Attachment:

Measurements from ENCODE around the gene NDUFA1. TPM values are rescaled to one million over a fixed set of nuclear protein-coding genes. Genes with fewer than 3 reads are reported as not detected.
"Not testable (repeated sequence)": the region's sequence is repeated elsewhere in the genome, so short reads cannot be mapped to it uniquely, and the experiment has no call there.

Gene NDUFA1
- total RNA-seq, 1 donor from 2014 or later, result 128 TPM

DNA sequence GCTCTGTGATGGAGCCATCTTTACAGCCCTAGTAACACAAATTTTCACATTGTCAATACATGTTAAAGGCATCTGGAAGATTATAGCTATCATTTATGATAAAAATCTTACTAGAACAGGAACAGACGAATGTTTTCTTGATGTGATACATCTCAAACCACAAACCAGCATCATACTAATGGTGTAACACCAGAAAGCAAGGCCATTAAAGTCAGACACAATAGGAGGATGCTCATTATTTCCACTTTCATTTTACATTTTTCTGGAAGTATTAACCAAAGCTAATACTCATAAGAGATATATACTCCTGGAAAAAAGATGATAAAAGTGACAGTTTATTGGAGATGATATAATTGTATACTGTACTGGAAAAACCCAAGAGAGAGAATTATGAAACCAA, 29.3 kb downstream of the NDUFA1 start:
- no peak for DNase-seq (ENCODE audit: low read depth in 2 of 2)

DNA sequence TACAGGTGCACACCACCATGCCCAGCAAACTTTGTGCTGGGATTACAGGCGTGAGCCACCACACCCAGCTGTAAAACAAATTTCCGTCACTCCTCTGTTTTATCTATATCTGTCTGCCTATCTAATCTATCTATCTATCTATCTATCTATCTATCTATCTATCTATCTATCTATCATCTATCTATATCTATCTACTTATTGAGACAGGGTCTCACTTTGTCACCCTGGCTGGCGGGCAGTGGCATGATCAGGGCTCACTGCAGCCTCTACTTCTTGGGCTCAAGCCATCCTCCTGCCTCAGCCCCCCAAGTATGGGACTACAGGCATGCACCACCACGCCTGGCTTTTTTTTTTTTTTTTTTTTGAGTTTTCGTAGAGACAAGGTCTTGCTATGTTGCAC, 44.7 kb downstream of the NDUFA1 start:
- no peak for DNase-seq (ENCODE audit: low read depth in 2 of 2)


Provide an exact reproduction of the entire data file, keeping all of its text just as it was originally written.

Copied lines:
Measurements from ENCODE around the gene NDUFA1. TPM values are rescaled to one million over a fixed set of nuclear protein-coding genes. Genes with fewer than 3 reads are reported as not detected.
"Not testable (repeated sequence)": the region's sequence is repeated elsewhere in the genome, so short reads cannot be mapped to it uniquely, and the experiment has no call there.

Gene NDUFA1
- total RNA-seq, 1 donor from 2014 or later, result 128 TPM

DNA sequence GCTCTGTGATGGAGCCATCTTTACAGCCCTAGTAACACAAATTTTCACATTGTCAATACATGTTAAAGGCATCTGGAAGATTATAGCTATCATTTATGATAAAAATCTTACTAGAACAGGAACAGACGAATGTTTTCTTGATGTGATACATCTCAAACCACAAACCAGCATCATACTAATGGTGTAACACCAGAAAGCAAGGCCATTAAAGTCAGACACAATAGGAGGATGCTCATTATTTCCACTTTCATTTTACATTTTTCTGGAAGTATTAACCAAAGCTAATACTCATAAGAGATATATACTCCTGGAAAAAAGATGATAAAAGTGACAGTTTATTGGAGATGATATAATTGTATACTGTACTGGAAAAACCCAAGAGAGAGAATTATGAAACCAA, 29.3 kb downstream of the NDUFA1 start:
- no peak for DNase-seq (ENCODE audit: low read depth in 2 of 2)

DNA sequence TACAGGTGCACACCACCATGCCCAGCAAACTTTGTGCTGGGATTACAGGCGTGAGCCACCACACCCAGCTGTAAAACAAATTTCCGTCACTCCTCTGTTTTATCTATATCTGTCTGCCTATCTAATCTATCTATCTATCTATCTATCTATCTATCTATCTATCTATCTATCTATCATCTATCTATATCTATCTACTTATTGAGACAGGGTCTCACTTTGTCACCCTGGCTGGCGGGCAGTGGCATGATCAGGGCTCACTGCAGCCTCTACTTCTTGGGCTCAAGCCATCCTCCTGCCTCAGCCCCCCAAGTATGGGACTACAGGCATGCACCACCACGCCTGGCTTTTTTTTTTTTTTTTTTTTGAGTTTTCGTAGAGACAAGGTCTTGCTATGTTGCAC, 44.7 kb downstream of the NDUFA1 start:
- no peak for DNase-seq (ENCODE audit: low read depth in 2 of 2)